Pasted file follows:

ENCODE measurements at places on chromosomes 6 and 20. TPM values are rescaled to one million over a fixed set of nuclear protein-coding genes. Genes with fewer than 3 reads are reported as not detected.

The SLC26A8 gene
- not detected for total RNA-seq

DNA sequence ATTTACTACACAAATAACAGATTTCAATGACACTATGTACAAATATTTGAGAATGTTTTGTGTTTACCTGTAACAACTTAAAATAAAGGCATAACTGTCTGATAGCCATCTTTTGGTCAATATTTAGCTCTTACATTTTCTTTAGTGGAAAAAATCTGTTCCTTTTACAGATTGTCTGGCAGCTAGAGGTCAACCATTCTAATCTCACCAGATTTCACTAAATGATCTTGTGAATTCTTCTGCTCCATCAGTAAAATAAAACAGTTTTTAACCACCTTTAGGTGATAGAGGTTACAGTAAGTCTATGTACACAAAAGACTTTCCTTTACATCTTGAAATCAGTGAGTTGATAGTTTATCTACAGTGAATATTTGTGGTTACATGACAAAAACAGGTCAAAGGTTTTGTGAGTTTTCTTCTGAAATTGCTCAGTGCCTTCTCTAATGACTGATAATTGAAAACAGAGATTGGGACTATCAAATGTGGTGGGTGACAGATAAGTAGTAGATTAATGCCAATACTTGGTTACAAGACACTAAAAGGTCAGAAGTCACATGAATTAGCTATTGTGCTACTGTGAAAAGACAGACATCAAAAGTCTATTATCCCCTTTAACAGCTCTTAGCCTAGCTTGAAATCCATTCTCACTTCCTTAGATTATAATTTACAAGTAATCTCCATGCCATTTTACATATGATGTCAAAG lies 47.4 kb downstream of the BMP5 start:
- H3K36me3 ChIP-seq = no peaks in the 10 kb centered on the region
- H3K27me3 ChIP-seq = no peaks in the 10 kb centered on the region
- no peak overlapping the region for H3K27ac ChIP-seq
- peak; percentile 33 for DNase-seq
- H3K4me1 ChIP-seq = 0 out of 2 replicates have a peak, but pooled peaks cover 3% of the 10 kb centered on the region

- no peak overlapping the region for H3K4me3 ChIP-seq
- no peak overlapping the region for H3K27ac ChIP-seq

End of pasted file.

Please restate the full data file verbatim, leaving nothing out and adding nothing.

ENCODE measurements at places on chromosomes 6 and 20. TPM values are rescaled to one million over a fixed set of nuclear protein-coding genes. Genes with fewer than 3 reads are reported as not detected.

The SLC26A8 gene
- not detected for total RNA-seq

DNA sequence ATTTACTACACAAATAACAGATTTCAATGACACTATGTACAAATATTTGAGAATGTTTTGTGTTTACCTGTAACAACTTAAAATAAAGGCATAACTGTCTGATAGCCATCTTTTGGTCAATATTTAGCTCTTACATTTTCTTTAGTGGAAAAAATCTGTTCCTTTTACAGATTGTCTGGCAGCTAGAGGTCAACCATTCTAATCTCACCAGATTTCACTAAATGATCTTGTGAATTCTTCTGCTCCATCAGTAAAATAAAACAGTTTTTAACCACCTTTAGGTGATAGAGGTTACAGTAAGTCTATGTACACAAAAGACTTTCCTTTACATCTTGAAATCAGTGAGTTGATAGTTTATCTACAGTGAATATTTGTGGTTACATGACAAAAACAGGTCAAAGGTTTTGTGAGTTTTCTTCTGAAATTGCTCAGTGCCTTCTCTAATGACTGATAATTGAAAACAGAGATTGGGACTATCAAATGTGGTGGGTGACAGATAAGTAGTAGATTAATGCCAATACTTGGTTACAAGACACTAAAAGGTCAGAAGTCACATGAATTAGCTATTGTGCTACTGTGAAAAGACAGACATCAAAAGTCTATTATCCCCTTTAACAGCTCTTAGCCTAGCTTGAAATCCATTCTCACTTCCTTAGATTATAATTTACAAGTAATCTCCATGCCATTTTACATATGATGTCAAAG lies 47.4 kb downstream of the BMP5 start:
- H3K36me3 ChIP-seq = no peaks in the 10 kb centered on the region
- H3K27me3 ChIP-seq = no peaks in the 10 kb centered on the region
- no peak overlapping the region for H3K27ac ChIP-seq
- peak; percentile 33 for DNase-seq
- H3K4me1 ChIP-seq = 0 out of 2 replicates have a peak, but pooled peaks cover 3% of the 10 kb centered on the region

- no peak overlapping the region for H3K4me3 ChIP-seq
- no peak overlapping the region for H3K27ac ChIP-seq